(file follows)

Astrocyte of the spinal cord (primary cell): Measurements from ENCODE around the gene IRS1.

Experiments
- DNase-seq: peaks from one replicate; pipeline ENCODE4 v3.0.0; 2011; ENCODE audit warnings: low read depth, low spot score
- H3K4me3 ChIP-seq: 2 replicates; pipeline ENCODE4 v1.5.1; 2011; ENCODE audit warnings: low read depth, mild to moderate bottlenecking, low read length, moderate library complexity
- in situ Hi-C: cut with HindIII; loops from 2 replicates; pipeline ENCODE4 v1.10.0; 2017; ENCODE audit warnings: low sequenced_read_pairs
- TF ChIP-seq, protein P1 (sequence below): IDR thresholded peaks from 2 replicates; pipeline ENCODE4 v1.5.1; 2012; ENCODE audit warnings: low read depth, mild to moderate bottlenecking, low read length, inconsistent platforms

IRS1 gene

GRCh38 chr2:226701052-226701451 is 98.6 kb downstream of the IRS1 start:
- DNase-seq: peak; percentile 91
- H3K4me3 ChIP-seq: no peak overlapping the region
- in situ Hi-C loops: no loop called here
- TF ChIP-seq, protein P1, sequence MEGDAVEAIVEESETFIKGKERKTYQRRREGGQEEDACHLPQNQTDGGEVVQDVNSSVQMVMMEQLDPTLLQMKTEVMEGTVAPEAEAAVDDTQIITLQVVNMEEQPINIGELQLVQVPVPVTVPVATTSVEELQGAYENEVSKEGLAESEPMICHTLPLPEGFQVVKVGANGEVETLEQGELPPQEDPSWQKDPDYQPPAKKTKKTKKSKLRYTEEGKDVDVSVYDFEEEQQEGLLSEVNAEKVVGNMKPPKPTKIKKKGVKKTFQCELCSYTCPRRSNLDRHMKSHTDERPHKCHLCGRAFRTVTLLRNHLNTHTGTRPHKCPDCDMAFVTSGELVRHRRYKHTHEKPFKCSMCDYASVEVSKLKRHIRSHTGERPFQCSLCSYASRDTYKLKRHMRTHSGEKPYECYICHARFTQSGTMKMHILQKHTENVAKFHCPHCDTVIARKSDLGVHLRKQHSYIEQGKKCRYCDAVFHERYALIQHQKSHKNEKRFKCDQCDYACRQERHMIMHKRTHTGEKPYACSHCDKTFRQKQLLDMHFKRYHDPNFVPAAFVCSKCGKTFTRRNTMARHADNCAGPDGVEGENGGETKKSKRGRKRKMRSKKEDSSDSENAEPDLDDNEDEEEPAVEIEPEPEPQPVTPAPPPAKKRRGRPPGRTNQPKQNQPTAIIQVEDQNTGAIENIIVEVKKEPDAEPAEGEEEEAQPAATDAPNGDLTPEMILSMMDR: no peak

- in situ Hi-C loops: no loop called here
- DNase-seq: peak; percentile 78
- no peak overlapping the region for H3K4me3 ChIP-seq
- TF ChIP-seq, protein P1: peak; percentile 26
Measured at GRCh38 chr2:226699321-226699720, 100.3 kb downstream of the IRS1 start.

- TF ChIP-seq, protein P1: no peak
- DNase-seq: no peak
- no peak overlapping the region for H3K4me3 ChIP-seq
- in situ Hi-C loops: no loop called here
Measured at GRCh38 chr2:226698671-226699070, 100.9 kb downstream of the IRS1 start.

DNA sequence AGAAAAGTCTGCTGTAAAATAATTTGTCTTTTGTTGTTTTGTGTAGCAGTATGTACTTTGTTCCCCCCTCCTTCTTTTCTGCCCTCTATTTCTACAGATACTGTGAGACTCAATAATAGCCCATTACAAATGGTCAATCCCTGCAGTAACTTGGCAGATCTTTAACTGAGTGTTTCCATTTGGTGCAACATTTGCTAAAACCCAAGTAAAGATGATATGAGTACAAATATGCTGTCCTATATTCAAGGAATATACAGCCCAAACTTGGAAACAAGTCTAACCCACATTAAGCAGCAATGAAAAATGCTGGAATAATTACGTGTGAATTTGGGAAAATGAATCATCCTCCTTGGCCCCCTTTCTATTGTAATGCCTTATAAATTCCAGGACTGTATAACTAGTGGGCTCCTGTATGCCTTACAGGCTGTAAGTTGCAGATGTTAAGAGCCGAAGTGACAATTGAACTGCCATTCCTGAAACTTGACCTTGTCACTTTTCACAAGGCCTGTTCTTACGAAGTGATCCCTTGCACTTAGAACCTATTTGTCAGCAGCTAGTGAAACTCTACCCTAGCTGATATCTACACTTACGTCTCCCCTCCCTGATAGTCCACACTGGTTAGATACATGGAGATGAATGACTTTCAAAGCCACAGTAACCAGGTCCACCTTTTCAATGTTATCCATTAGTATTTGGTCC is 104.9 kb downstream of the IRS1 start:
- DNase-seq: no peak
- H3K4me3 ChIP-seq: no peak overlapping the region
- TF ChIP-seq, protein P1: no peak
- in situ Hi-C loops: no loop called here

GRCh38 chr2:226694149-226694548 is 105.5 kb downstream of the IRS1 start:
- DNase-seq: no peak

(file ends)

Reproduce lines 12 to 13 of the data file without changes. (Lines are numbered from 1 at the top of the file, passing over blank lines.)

- TF ChIP-seq, protein P1, sequence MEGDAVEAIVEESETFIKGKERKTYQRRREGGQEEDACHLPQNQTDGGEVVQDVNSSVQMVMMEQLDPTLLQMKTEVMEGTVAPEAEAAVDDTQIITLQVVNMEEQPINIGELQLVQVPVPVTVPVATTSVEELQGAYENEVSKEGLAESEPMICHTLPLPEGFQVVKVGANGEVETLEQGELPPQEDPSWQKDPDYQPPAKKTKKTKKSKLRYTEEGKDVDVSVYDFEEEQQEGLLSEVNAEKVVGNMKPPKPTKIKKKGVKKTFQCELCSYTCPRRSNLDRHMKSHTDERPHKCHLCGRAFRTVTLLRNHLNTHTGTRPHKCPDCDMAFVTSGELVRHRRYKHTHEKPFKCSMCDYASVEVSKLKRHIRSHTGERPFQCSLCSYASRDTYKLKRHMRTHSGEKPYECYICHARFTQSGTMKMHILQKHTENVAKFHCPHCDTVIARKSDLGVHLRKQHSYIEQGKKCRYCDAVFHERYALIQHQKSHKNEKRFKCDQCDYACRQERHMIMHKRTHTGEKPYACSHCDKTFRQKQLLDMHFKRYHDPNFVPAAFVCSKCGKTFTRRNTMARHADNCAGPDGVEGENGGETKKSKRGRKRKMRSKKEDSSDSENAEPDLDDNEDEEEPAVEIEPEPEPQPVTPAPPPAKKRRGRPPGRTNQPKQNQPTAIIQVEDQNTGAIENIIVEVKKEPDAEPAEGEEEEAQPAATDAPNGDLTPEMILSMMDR: no peak

- in situ Hi-C loops: no loop called here